As a wellness coach and acupuncturist, I’ve seen over and over that the greatest challenge to someone seeking balance is often her individuality. The one-size, cookie-cutter advice (you know, those wellness fads that fill so many magazines and TV talk shows) doesn’t work for every person because it doesn’t account for our unique differences. What’s missing from one person’s ideal can be distinctly different than what would make the balance just right for another.
Balance is essential to wellness, and seeking it is a time-tested healing technique. Traditional Chinese medicine teaches that the universe is composed of five elements—Wood, Fire, Earth, Metal, and Water. Ancient wisdom teaches that people, too, are composed of these same elements. Our personalities, preferences, physical traits, and attitudes reflect the element we most favor—or, more likely, elementS, plural. Many of us, contrary to that cookie cutter I mentioned before, strongly reflect a combination of two or more elements.
Do you know which Chinese elements are dominant in you? Here’s a fun, 5-question quiz to give you an idea what you’re made of—and, better yet, to learn how to unlock wellness tailored especially to the characteristics of your element.Take the Chinese elements quiz.
Before you begin, keep in mind this quiz is about you. Your answers can’t be wrong, so don’t fret over them too much. Trust your gut. And it’s okay to pick more than one answer if that’s the case, too.
1. In typical social or work situations, I’d describe myself as…
A. a natural leader, willing and able to guide.
B. a warm, inviting “people person.”
C. a mediator, the one who recognizes both sides.
D. practical and focused on the goal.
E. quietly confident.
2. I feel most comfortable and am at my brightest and most creative during…
C. late summer or early autumn.
3. When I’m feeling terrific, I’m…
A. physically tolerant. I have good immunity and rarely get sick.
B. joyful and eager. I’ve been told I’m inspiring to others.
C. content and level-headed. People are comfortable counting on me.
D. obviously healthy. I’ve been told my wellness shows in my hair and skin.
E. mentally driven and physically agile.
4. When I’m feeling less than my best, my physical symptoms might include…
A. headaches, numbness, or tremors.
B. pale coloring and sometimes palpitations.
C. fatigue, poor food cravings, and indigestion.
D. exhaustion and breathing and skin problems.
E. headaches and low immunity.
5. When life gets stressful, my mental and emotional state could be described as…
A. indecisive, angry, or just generally moody.
B. restless or anxious.
C. burnout—a feeling of mental shutdown.
D. melancholy—a persistent sense of sadness.
E. fearful or unmotivated.
All done? Now tally to see which lettered response(s) you chose most often. If you answered….
A, you echo the Wood element.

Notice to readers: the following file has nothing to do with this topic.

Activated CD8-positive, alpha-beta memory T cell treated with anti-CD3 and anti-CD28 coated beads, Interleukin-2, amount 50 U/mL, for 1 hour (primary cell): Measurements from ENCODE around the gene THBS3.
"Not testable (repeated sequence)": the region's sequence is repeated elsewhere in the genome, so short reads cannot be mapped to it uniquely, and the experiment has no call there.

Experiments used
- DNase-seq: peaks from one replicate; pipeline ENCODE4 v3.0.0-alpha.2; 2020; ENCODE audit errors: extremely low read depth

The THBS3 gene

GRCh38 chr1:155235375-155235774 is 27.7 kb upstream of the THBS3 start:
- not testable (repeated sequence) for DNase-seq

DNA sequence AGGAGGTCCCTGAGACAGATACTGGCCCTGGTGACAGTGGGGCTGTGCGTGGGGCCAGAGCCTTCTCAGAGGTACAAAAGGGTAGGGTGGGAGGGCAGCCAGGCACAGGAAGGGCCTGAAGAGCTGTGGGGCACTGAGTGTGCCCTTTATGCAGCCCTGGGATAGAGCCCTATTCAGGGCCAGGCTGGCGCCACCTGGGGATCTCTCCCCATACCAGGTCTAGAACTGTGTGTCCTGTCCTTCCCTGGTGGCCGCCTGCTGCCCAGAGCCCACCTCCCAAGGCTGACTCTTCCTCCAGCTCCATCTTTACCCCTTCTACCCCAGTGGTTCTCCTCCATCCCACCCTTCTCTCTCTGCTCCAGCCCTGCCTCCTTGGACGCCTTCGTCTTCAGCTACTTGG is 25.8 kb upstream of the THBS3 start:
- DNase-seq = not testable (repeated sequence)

B, you reflect the Fire element.
C, you identify with the Earth element.
D, your characteristics are similar to Metal.
E, you favor the Water element.
Once you have an idea which element(s) you mirror, use that knowledge to make a few conscious food choices that will help keep your life—both the physical and mental aspects—in balance even when outside conditions may not be optimal.
If you’re a Wood, fresh, vibrant flavors appeal. You’ll express your best self when your diet includes leafy green vegetables and berries. Enjoy them in plenty! Make your plate interesting by seeking sour tastes, too.
For a Fire, your life will feel naturally balanced when you fill your plate with an array of colorful fruits and vegetables. Bitter flavors will add dimension, and lime and lemon meet your taste, too.
An Earth person feels best after eating small meals that are cooked and still warm. You have a bit of a sweet tooth—but the natural sweetness of beans, grains, and yellow fruits and veggies satisfies it.
If you’re a Metal, pungent foods such as onions and garlic are especially satisfying. You also appreciate the heartiness of potatoes and fruits that are eaten peeled, such as pineapple and banana. (For a great Metal-friendly recipe, try Spicy Cauliflower “Steaks.”)
For the Water person, saltiness gratifies. Look for healthful salt sources such as seaweed and kelp. Blue, black, and purple foods—think grapes, eggplant, plums, for instance—appeal to you. You’ll find temperatures influence your taste, so when it’s cold out, balance with soups and stews; eat cooler foods when it’s warm.
While a simple, fun test like this one only scratches the surface of the Chinese elements, I hope it has piqued your curiosity! I encourage you to learn more about this gentle, elegant, ancient wisdom and its underlying concept of balance—something we all should have more of in our harried modern lives. Give me a call at 212-686-0939. I’d be honored to explore these ideas with you.